Q. What were the overall highlights of your CFHI experience?

THE FOOD! I had no idea the culinary expertise that existed in Oaxaca. Every street side café offered the opportunity to take in the Mexican street life with some amazing prepared dishes. Going to the farmer’s markets with my host family was also a great way to experience Oaxacan community life and learn about how the food was prepared.

Q. Who was the most inspiring person you met on the program?

One of the patients I was following in a poor public tertiary hospital, who was about my age, was sadly injured in a motor vehicle accident, leaving him a quadriplegic and on a ventilator. During the week I was following him a nighttime storm had knocked out the electricity and the hospital generator failed. Our team in pitch blackness took turns hand bagging him until our hands got tired. I can’t begin to imagine how scared he might have been that night, relying on us to provide him each breath. It was quite inspiring to witness his mental toughness and I grew quite attached to him and continued to visit him even though I had moved on to my next rotation.

Q. Did the CFHI program influence your career path? If so, how?

Definitely, as a new physician just out of my pediatric residency I had many options for a first job. I could work in a busy private practice office and make a good salary, but that just didn’t appeal to me. I knew right here in the U.S. there was a large population of people who were over-looked and needed medical attention, especially undocumented immigrants from Mexico and the homeless population. Since finishing residency I have always sought positions that serve these populations.

Q. What are you doing now?

image2I have quite an interesting job. I work as a general pediatrician on a 35-foot medical R.V. that travels around downtown Phoenix, AZ providing free medical care to the city’s shelters and homeless population. The medical R.V has two exam rooms, a small lab where I can draw blood, and even a small pharmacy where I can distribute medications. The program runs out of the Phoenix Children’s Hospital’s Home Youth Outreach program.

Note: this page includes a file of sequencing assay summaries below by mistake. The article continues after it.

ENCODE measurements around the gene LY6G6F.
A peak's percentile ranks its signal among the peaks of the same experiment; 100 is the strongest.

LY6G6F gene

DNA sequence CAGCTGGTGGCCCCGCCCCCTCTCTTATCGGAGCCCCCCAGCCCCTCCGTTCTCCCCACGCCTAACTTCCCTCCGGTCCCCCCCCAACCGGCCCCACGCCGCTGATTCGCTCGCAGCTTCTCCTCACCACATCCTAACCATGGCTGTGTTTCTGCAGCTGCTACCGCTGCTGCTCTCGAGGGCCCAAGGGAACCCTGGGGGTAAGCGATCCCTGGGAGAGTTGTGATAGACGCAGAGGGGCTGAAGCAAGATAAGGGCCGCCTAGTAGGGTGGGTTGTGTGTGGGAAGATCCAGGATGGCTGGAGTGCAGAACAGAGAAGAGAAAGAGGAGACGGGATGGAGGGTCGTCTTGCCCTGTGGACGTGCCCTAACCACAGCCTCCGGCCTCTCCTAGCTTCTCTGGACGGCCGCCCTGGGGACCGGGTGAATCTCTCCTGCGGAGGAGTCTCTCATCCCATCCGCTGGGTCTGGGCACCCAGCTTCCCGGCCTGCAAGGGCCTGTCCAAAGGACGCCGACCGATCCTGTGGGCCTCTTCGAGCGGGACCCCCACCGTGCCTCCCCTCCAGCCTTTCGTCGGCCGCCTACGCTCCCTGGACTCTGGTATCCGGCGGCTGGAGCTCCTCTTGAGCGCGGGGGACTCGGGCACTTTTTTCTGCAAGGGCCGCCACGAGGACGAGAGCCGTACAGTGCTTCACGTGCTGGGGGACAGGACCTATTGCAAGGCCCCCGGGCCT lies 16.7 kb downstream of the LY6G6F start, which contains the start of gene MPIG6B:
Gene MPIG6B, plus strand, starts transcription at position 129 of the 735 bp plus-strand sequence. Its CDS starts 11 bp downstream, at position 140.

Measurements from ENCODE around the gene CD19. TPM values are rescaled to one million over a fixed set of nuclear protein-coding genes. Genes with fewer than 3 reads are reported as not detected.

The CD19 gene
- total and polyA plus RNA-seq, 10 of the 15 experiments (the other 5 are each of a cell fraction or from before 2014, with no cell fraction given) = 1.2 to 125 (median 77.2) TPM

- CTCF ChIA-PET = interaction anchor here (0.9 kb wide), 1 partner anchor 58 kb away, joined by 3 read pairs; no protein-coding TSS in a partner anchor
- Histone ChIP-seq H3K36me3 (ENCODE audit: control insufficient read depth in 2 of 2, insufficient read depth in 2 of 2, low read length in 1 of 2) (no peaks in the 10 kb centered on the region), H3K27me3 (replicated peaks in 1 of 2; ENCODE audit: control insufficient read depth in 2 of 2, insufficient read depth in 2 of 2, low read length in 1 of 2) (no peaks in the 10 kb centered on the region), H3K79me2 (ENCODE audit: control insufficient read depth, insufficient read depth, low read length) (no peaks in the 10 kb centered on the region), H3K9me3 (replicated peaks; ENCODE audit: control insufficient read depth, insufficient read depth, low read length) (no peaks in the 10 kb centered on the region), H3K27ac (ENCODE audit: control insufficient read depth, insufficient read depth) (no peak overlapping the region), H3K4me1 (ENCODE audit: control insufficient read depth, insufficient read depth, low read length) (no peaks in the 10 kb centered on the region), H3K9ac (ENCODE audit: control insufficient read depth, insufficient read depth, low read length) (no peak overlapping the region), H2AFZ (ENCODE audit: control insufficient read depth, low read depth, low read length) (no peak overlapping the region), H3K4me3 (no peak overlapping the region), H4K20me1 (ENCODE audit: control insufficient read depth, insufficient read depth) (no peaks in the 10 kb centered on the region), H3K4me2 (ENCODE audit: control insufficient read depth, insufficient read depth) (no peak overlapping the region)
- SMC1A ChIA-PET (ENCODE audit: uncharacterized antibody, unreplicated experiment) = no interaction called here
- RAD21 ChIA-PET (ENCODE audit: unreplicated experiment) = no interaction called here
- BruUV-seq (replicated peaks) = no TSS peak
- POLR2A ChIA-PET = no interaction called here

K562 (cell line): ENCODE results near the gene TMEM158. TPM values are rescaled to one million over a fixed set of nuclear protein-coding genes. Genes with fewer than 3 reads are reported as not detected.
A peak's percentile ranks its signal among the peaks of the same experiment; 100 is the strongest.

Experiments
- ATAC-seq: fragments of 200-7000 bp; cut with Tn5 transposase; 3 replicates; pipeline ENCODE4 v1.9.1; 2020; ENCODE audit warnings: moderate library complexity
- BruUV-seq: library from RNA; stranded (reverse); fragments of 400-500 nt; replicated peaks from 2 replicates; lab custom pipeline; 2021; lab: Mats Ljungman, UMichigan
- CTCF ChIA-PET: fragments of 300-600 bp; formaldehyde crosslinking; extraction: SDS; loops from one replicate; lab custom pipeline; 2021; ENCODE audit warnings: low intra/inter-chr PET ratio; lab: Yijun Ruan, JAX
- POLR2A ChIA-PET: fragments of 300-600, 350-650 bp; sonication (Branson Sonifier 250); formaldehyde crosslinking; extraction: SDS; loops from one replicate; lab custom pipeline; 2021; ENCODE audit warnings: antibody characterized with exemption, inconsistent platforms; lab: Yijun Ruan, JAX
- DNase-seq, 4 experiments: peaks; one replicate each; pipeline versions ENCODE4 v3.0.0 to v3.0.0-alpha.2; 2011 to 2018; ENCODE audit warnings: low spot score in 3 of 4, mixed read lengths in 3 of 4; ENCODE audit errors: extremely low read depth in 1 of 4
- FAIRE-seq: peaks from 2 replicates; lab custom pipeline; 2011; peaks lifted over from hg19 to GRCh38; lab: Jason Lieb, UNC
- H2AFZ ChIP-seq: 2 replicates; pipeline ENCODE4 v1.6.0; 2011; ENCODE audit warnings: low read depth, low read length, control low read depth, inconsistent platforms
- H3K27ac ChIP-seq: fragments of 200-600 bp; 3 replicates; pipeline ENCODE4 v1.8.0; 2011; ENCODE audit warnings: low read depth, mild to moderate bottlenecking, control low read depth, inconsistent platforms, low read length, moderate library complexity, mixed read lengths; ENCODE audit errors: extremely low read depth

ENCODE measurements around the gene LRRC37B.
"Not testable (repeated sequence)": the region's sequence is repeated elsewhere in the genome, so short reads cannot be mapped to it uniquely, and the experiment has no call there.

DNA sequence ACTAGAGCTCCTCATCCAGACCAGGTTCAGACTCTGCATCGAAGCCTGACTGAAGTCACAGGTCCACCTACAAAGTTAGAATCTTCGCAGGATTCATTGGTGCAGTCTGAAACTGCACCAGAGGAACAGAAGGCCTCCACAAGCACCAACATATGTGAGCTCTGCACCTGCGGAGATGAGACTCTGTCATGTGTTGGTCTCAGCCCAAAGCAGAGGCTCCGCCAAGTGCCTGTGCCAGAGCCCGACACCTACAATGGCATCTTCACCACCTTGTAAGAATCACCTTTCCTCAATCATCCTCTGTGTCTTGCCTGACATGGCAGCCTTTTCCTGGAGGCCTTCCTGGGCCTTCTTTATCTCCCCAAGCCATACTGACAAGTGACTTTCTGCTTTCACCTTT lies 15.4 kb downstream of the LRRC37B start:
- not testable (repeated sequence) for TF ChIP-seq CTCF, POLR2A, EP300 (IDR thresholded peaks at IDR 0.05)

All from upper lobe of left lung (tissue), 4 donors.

Q. Do you have any advice for students who are thinking about applying or about to go on a program?

Without a question it is a MUST do! No matter where you end up practicing medicine you’re going to come into contact with patients from a completely different cultural background. The U.S. and other Western countries continue to become more culturally diverse so having an ounce of cultural knowledge really goes a long way. Spending a month abroad in a program like CFHI’s will definitely increase your cultural awareness and make you a better healthcare provider. Plus it’s a lot of fun!!!

Special thanks to Dr. Gary Kirkilas, Vice Chair of CFHI’s Alumni Advisory Board, for allowing us to interview him for this post.

Global Health Workforce Diversity: What about interns?

By Alex Cheng

Across our planet we find it’s diversity that unites and binds us. It’s even the motto of the European Union, and is something to be celebrated by all. For if it weren’t for diverse perspectives and innovative ideas, we wouldn’t be exploring the universe, travelling on planes, or even tweeting our opinions on social media. Imagine a world lacking the multilateral United Nations organizations such as the World Health Organization (WHO), for whom diversity and equal voice are founding principles.

Today as throughout its history, WHO plays a vital role in not only improving the health of communities, but also strengthening the capacity of Member States to do so too. Child Family Health International (CFHI) shares this commitment, as demonstrated through its community-based Global Health Education Programs and Community Health Projects. Such work carries great responsibility, so the opportunity for young trainees in global public health to contribute towards these goals is a valuable experience. This is achieved in part through the highly popular WHO Headquarters internship program, which sees around 600 participants every year.